However, Jay says, in 1952 his father “decided he wanted to put out his own labels. So he introduced what was called Hunter River White which was Semillon and Pokolbin Dry Red which was Shiraz and they both had a Private Bin version.”
These new labels enjoyed great success both commercially and on the wine show scene. As Jay describes, “In 1956 Hector won the first prize for Claret, first prize for Burgundy and the Best Red Wine of Sydney Show with the same wine, the 1954 Private Bin Dry Red.”
By this time, Jay Tulloch was nine years old and was sent off to boarding school, not coming home until 1962. Three years after Jay’s return, Hector passed away, leaving the company in the hands of his remaining brothers. This meant, Jay explains, they “had a situation developing where the shareholding, as the brothers died or became very ill, would have been in the hands of the sisters-in-law who really didn’t speak to one another.” Hence they decided to sell, handing over to Reed Consolidated Industries in November 1969.
Jay was given the job of assisting the General Manager before taking over the top job himself in 1973. Over the course of the next 28 years, J.Y. Tulloch & Sons Pty Ltd had a series of owners including Gilbeys, Castlemaine Tooheys and eventually Southcorp. For Jay, this period was trying. As he explains, “In those corporate situations you see so many people come and go and everyone who comes along, they want to change things without knowing why. So they’d change it and sometimes it was ok, but most of the time it was not okay and there were some absolute bloody disasters. Then, of course, they’d move on and you’d start again.” By 1996 Jay was pushed to the point where he says he “forced them to retrench me. Then my wife and I set up our own little show next to our house.” Together they ran the JYT Wine Company until they and their partners bought back J.Y. Tulloch & Sons Pty Ltd in 2001.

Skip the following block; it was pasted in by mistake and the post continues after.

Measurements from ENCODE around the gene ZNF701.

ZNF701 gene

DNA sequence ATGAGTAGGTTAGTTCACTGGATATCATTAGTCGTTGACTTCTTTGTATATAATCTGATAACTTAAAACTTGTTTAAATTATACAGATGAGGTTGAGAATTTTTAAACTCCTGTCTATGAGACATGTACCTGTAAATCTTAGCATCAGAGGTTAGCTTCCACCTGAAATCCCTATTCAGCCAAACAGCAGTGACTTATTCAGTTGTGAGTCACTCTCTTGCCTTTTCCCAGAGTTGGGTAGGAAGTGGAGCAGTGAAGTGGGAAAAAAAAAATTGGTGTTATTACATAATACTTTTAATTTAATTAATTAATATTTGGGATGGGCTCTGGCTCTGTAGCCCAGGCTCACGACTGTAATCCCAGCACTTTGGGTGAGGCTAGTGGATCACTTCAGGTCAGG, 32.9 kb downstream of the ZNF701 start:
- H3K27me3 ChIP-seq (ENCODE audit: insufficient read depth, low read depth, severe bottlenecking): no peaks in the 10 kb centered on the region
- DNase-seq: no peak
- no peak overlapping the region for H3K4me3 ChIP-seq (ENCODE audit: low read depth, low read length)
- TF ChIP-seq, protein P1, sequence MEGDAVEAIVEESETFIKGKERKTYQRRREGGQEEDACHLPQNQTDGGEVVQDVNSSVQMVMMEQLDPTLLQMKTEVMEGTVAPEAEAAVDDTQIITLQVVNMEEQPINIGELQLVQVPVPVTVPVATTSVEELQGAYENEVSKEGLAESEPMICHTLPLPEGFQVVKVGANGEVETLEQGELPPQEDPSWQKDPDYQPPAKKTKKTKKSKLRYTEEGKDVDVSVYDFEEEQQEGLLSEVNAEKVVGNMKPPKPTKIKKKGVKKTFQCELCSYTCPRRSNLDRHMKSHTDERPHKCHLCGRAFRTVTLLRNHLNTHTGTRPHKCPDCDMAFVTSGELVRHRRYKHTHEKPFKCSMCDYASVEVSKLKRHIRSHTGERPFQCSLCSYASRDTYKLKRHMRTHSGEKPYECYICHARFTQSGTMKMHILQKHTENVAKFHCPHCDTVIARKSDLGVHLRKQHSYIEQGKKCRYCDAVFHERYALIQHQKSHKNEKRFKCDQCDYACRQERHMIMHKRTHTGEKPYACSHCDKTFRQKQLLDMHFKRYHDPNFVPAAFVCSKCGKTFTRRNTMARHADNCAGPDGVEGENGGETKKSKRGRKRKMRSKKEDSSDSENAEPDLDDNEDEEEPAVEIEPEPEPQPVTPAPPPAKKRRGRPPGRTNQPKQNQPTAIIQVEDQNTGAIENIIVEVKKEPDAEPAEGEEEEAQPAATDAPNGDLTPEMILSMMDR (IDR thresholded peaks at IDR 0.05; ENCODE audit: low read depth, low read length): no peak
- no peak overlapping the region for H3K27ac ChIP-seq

The rewards of having the Tulloch name restored to family ownership have been many, but one of the greatest has been the resurrection of the Pokolbin Dry Red and the Private Bin in 2003. Having retained similar packaging to that of the originals, Christina says, “It’s amazing the response you get in the cellar door. People come in and say, ‘You know, this is the first wine I ever drank.’ There are a lot of people who have really fond memories of those wines.”
It’s not only Australians who are embracing the new era of Tulloch. The Chinese are developing a growing taste for their wines and as Jock has observed, their family story has done a lot for the success they’ve enjoyed so far. “The fact that Tulloch has such a great history and generational story to tell is certainly a strong selling factor because China respects something that has been able to survive in both the good times and bad times and continues to blend tradition and innovation together in an effort to grow.”
Both Christina and Jock have developed an enthusiasm and passion for Tulloch Wines and their fresh ideas are certainly ensuring the brand remains relevant to all wine lovers. They also share the hope that one day they’ll be able to pass the business on to their own children. However, as Jock explains, “I would never pressure my daughter into a life in wine just as my parents didn’t do that to me. In the end you need to have the passion and commitment to the brand within yourself and that’s something we can encourage but not force. But who knows? It’s a nice idea to think that it might be five generations for the family and the wine industry so we will wait and see!”
Reproduced with the kind permission of Wine Selectors.